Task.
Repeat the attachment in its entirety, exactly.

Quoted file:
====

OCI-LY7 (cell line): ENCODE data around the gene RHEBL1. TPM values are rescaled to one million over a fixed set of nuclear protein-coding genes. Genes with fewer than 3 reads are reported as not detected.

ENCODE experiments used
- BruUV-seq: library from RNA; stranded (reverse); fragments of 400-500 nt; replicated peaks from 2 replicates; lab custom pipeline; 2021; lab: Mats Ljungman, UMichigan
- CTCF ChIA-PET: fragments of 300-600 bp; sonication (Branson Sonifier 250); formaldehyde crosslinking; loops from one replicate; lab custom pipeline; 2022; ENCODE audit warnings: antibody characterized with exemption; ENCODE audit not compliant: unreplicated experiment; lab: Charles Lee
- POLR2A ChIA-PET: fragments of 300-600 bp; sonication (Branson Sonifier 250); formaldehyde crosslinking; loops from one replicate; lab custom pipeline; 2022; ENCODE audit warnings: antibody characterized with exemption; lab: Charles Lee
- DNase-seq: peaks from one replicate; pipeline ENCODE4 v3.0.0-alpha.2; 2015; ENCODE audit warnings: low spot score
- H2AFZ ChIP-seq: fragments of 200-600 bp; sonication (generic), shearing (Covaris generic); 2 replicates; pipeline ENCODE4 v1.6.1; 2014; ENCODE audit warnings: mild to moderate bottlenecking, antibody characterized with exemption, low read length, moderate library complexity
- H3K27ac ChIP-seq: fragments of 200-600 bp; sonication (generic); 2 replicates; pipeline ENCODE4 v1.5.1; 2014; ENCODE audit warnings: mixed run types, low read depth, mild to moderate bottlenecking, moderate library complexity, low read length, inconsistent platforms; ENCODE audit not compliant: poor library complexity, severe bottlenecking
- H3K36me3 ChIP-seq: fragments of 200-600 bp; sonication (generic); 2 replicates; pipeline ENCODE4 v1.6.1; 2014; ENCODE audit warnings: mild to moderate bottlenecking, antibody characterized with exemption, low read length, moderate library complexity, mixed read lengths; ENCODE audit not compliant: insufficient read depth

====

OCI-LY7 (cell line): ENCODE data around the gene RHEBL1. TPM values are rescaled to one million over a fixed set of nuclear protein-coding genes. Genes with fewer than 3 reads are reported as not detected.

ENCODE experiments used
- BruUV-seq: library from RNA; stranded (reverse); fragments of 400-500 nt; replicated peaks from 2 replicates; lab custom pipeline; 2021; lab: Mats Ljungman, UMichigan
- CTCF ChIA-PET: fragments of 300-600 bp; sonication (Branson Sonifier 250); formaldehyde crosslinking; loops from one replicate; lab custom pipeline; 2022; ENCODE audit warnings: antibody characterized with exemption; ENCODE audit not compliant: unreplicated experiment; lab: Charles Lee
- POLR2A ChIA-PET: fragments of 300-600 bp; sonication (Branson Sonifier 250); formaldehyde crosslinking; loops from one replicate; lab custom pipeline; 2022; ENCODE audit warnings: antibody characterized with exemption; lab: Charles Lee
- DNase-seq: peaks from one replicate; pipeline ENCODE4 v3.0.0-alpha.2; 2015; ENCODE audit warnings: low spot score
- H2AFZ ChIP-seq: fragments of 200-600 bp; sonication (generic), shearing (Covaris generic); 2 replicates; pipeline ENCODE4 v1.6.1; 2014; ENCODE audit warnings: mild to moderate bottlenecking, antibody characterized with exemption, low read length, moderate library complexity
- H3K27ac ChIP-seq: fragments of 200-600 bp; sonication (generic); 2 replicates; pipeline ENCODE4 v1.5.1; 2014; ENCODE audit warnings: mixed run types, low read depth, mild to moderate bottlenecking, moderate library complexity, low read length, inconsistent platforms; ENCODE audit not compliant: poor library complexity, severe bottlenecking
- H3K36me3 ChIP-seq: fragments of 200-600 bp; sonication (generic); 2 replicates; pipeline ENCODE4 v1.6.1; 2014; ENCODE audit warnings: mild to moderate bottlenecking, antibody characterized with exemption, low read length, moderate library complexity, mixed read lengths; ENCODE audit not compliant: insufficient read depth